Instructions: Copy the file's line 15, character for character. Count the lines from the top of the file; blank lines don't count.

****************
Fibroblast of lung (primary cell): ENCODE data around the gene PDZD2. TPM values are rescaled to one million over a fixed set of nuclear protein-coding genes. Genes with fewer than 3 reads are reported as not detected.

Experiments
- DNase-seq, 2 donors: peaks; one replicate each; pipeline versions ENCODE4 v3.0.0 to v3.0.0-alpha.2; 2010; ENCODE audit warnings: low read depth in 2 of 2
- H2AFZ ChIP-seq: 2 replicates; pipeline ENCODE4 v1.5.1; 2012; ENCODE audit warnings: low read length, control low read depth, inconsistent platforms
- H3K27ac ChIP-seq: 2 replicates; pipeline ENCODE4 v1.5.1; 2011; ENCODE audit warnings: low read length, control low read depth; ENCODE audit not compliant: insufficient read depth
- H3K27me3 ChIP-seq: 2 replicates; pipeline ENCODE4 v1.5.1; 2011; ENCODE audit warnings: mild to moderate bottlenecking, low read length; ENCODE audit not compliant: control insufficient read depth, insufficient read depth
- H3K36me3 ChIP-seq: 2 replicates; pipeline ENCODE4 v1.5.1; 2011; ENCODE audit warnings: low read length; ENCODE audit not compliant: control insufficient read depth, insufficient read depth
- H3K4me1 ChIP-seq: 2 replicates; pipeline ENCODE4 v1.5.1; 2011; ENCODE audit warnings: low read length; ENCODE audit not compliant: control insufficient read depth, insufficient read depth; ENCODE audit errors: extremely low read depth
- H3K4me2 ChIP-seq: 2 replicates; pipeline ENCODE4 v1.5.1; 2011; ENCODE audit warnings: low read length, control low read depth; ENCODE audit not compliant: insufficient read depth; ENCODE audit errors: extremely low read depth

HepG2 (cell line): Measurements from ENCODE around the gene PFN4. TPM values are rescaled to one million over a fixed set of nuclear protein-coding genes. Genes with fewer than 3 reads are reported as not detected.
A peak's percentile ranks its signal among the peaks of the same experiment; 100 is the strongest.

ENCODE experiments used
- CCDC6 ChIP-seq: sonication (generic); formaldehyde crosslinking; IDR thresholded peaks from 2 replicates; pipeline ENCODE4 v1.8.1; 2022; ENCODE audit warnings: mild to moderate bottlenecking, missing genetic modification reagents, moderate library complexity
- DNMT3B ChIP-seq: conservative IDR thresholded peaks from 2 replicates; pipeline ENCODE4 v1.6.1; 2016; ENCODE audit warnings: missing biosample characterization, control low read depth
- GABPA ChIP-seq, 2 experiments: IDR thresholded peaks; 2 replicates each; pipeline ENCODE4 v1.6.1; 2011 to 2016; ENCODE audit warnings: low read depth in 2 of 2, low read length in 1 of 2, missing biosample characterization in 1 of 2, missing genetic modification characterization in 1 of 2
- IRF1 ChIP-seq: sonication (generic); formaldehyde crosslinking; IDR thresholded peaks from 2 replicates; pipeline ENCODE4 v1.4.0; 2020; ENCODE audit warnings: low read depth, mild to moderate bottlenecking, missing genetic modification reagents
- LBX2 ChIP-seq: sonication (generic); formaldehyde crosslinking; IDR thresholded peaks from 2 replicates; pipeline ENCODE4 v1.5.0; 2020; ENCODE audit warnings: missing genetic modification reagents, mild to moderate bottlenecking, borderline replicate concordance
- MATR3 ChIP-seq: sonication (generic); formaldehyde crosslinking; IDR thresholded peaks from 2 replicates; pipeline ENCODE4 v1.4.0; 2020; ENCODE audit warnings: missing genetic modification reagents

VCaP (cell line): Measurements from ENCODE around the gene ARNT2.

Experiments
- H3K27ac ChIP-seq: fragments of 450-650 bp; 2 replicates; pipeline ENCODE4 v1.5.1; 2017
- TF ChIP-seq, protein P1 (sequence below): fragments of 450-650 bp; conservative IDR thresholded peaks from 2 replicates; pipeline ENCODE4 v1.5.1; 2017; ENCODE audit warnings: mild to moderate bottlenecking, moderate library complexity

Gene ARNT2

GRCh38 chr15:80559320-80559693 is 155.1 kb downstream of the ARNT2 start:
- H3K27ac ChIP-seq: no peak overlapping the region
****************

- GABPA ChIP-seq, 2 experiments: IDR thresholded peaks; 2 replicates each; pipeline ENCODE4 v1.6.1; 2011 to 2016; ENCODE audit warnings: low read depth in 2 of 2, low read length in 1 of 2, missing biosample characterization in 1 of 2, missing genetic modification characterization in 1 of 2